Phil B.FontanarosaMD, Deputy EditorIndividualAuthorStephen J.LurieMD, PhD, Fishbein FellowIndividualAuthor
Copyright 2000 American Medical Association. All Rights Reserved.
Applicable FARS/DFARS Restrictions Apply to Government Use.2000
In Reply: We appreciate Drs Zaidat and Suarez's
caveats regarding CT scanning before LP. The intent of our article was to
review the accuracy of the clinical examination in the diagnosis of meningitis
before other diagnostic tests are undertaken. Once a clinician suspects bacterial
meningitis, further testing is warranted provided it does not unduly delay
the initiation of appropriate antibiotic treatment.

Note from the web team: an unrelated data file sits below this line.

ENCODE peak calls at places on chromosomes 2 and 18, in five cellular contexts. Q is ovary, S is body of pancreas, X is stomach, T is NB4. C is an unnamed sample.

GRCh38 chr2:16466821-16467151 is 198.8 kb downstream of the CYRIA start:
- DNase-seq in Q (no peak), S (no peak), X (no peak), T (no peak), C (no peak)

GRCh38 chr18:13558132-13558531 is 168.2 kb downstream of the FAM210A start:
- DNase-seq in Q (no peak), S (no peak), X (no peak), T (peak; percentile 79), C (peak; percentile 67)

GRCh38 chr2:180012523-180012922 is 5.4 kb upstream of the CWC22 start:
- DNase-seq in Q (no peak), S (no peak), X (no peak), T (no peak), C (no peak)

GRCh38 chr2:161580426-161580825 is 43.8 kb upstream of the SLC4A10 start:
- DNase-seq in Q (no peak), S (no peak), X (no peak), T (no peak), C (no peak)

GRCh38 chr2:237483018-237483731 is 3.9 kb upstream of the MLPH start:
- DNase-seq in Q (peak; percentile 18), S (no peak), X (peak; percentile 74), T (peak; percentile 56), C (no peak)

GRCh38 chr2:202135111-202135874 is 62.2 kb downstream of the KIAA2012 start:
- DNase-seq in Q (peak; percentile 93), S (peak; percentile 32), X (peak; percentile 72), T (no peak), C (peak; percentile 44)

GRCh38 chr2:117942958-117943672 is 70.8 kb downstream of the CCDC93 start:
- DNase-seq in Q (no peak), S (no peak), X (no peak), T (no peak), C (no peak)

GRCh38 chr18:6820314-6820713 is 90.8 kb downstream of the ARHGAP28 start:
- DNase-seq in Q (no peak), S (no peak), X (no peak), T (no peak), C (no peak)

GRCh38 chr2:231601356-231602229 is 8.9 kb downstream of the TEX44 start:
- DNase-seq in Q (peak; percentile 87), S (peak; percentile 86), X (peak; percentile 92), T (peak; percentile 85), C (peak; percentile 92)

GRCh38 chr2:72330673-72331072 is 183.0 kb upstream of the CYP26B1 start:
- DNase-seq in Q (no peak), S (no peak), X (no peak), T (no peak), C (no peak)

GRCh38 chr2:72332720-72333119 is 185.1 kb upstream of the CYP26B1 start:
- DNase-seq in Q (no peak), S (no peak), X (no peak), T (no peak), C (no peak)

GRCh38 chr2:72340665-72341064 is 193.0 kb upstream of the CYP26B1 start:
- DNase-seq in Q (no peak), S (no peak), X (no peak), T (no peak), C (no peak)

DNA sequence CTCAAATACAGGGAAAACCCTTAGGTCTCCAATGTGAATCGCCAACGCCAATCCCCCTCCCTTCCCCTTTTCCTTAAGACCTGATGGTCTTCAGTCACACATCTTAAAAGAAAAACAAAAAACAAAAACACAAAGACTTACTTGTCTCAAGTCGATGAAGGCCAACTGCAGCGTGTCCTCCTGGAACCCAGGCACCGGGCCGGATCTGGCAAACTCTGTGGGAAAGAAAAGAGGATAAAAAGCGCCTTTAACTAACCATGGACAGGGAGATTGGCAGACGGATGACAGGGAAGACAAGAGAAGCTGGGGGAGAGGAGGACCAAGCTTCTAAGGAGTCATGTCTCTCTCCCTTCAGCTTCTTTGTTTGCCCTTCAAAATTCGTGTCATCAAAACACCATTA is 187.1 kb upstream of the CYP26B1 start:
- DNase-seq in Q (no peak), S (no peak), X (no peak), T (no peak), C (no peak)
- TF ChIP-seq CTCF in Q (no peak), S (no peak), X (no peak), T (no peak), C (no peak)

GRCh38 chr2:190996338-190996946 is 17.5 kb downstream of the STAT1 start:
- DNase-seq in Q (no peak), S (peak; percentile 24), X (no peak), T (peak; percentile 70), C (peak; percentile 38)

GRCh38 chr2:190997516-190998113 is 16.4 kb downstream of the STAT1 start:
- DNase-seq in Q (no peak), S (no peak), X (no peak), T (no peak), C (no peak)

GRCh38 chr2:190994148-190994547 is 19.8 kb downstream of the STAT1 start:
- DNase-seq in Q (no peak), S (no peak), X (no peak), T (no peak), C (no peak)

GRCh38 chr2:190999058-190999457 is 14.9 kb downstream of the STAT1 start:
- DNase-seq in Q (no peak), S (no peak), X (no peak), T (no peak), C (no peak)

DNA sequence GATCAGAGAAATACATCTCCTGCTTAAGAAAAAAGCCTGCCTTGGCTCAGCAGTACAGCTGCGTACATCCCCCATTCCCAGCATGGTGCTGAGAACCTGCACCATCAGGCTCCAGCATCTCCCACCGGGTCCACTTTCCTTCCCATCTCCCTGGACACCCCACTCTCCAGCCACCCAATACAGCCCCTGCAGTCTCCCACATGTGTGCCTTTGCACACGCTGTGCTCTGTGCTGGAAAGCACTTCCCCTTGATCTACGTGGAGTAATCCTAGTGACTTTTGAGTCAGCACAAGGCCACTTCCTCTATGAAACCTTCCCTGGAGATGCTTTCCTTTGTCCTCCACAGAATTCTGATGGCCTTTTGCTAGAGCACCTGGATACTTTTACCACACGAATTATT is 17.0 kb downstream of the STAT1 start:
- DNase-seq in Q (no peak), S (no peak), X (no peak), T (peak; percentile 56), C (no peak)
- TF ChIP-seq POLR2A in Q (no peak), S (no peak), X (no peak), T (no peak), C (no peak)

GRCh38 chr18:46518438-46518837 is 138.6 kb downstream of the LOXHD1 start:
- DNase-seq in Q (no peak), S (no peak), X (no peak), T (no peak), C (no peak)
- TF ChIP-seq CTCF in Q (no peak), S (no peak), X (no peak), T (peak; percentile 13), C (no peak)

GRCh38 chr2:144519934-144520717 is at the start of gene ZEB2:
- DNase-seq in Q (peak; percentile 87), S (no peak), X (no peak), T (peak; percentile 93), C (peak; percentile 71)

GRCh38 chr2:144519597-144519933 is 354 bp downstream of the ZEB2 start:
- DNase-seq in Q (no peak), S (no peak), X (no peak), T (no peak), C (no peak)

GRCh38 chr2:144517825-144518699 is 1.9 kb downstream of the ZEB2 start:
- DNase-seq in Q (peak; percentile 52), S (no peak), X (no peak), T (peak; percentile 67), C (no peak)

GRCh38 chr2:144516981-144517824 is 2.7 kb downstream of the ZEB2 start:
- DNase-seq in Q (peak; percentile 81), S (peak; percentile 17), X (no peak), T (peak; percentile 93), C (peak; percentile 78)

The risk of LP in adult patients suspected of having meningitis has
been debated for years.1 A systematic review
of the retrospective literature on LP in acute meningitis suggests patients
at high risk of cerebral herniation may have any of the following clinical
features: decreased level of consciousness, focal neurological signs, papilledema,
or atypical features (immunocompromised, sinusitis, otitis).1
In centers with rapid access to CT scanning, the approach suggested by Zaidat
and Suarez is appropriate. In centers without access to CT scan technology,
LP remains the diagnostic test of choice. Nevertheless, additional prospective
studies are necessary to define the incidence of complications following LP
in adult patients suspected of having bacterial meningitis and clinical features
that may predict which patients are at risk for these complications.
Hatala R, Attia J. Computed Tomography for Predicting Complications of Lumbar Puncture—Reply. JAMA. 2000;283(8):1004. doi:10.1001/jama.283.8.999